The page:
When scientists cite each other's work, they - sometimes unknowingly - link related or identical topics within their scientific research. These "invisible colleges" identify emerging trends and specialty areas - providing a distinct advantage for world policymakers tasked with furthering research in the face of limited resources.
Research front data reveal links among researchers working on related threads of scientific inquiry, but whose background might not suggest that they belong to the same “invisible college.”
By examining highly cited research papers from 2007 through 2012, Thomson Reuters identified research fronts built on recently published "core," or foundational, journal articles. These research fronts were segmented into 10 broad fields of science and social sciences, and a top 10 listing was provided for each. A research front consists of a group of highly cited core papers and the more recent literature that frequently co-cites these papers. They define specialty areas of contemporary research.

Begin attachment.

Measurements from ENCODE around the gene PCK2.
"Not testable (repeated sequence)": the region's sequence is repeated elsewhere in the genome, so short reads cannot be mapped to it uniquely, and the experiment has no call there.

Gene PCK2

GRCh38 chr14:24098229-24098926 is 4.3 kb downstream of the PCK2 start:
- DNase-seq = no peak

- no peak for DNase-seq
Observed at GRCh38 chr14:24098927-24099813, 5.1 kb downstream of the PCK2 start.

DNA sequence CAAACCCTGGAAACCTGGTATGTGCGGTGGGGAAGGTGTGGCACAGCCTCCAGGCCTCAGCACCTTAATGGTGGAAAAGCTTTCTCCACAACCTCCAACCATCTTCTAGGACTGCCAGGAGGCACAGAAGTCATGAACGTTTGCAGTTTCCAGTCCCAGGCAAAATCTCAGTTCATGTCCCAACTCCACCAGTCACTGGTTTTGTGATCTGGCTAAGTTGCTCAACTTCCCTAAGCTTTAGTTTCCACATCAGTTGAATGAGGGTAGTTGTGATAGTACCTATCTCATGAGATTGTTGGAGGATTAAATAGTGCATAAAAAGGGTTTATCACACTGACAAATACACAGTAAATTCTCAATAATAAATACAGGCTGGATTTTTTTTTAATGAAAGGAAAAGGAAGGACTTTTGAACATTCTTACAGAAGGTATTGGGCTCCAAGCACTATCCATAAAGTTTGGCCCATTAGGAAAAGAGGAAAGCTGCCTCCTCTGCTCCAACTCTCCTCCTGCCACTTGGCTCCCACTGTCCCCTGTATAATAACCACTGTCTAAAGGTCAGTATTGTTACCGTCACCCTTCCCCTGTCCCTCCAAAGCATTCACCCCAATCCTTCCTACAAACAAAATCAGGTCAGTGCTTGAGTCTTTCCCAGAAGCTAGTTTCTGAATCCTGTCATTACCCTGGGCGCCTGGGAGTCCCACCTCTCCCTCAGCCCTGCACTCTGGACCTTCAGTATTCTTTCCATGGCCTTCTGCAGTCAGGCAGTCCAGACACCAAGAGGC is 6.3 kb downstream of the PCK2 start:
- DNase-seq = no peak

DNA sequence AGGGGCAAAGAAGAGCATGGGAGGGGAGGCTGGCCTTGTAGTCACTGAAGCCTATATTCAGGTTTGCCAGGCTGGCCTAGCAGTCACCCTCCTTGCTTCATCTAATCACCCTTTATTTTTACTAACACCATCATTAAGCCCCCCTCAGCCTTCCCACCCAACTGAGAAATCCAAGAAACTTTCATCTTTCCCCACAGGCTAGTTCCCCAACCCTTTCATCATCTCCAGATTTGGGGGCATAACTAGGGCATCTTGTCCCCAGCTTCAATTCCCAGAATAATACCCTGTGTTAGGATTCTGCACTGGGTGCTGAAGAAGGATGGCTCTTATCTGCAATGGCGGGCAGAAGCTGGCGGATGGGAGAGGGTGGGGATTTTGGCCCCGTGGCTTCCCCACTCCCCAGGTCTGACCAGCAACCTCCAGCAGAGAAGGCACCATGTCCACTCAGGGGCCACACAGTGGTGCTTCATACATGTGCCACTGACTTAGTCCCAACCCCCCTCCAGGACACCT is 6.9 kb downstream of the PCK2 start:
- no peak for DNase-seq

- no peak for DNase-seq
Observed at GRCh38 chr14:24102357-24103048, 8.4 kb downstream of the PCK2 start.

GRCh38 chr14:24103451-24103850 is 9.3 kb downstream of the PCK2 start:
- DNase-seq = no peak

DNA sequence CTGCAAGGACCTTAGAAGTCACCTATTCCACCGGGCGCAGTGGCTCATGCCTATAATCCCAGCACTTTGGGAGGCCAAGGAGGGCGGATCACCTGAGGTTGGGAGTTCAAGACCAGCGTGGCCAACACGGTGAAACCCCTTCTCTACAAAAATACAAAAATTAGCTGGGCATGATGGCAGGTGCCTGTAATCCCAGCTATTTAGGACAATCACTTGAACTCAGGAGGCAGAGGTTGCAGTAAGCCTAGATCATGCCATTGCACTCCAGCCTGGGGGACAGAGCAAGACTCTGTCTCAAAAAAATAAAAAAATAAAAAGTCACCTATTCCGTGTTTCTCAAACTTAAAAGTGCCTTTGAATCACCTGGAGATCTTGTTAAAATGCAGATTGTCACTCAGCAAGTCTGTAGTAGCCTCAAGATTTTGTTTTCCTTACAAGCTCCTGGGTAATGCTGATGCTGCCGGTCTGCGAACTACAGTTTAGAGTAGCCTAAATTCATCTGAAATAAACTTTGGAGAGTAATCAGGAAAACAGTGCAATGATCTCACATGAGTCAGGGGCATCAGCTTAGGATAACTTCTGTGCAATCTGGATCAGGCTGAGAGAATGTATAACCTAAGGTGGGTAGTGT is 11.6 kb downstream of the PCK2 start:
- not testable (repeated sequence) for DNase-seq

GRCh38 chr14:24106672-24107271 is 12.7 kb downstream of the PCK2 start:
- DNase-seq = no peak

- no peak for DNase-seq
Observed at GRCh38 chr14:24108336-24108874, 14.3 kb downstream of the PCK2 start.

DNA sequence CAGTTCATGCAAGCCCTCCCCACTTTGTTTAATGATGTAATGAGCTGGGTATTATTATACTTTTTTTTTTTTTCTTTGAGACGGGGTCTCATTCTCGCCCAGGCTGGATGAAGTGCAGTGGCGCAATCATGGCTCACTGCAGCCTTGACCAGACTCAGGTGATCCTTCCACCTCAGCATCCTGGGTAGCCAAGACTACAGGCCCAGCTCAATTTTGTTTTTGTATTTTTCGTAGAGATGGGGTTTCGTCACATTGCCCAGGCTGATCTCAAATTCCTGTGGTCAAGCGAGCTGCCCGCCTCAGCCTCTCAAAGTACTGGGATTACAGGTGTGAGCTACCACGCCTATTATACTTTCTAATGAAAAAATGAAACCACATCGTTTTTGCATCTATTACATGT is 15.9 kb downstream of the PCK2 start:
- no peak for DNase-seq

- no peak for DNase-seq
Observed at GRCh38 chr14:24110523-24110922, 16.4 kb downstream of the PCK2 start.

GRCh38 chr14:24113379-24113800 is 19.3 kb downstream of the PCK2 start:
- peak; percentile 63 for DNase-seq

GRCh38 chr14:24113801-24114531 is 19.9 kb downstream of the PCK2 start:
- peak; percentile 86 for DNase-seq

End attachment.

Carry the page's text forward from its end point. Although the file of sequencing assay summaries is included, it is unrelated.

"Providing this type of analysis for the scientific community is one of the core competencies of our business," said Gordon Macomber, managing director of Thomson Reuters Scientific and Scholarly Research. "Trend analysis provides researchers, funders, and institution administrators a bird's-eye view of key areas of study with the most rapid growth. This knowledge may help them make better informed decisions on where they should expand their research efforts, allocate funds and focus other resources."